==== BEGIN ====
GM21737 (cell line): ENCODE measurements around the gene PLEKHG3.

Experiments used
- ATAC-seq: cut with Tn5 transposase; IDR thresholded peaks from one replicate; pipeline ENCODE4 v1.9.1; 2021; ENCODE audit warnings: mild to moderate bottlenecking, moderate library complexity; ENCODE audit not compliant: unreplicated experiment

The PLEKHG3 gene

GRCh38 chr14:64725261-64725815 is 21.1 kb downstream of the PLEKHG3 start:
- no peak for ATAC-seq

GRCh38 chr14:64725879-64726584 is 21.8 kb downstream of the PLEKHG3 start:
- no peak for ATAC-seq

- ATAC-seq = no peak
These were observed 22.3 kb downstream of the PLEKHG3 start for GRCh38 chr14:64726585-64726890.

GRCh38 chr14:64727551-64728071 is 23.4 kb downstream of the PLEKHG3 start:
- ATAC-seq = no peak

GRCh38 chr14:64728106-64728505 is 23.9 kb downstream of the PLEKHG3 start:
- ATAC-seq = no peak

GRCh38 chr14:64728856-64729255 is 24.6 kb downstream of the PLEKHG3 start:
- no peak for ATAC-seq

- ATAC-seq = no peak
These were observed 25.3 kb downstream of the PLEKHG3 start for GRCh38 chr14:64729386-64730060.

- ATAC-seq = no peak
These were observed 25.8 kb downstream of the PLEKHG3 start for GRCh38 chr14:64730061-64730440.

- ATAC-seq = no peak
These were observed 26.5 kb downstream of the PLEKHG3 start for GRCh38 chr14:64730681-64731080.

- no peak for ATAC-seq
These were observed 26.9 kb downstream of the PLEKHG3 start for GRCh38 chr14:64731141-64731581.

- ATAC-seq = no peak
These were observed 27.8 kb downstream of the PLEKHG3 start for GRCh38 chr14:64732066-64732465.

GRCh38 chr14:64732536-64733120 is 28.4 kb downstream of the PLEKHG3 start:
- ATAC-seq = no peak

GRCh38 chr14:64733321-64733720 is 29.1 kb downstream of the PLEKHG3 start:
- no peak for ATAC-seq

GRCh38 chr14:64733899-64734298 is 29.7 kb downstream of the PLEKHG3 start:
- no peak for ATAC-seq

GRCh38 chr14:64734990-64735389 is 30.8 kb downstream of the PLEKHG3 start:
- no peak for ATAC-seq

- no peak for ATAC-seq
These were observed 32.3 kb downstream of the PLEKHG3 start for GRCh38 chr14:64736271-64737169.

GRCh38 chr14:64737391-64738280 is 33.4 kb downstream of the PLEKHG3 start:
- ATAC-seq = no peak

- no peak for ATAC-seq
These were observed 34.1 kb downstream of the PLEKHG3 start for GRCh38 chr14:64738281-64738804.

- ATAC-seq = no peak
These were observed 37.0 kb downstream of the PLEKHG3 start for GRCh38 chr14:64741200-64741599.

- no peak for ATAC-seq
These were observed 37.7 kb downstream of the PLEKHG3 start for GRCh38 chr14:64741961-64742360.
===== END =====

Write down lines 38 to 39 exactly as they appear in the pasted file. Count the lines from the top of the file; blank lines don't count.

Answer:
- ATAC-seq = no peak

- no peak for ATAC-seq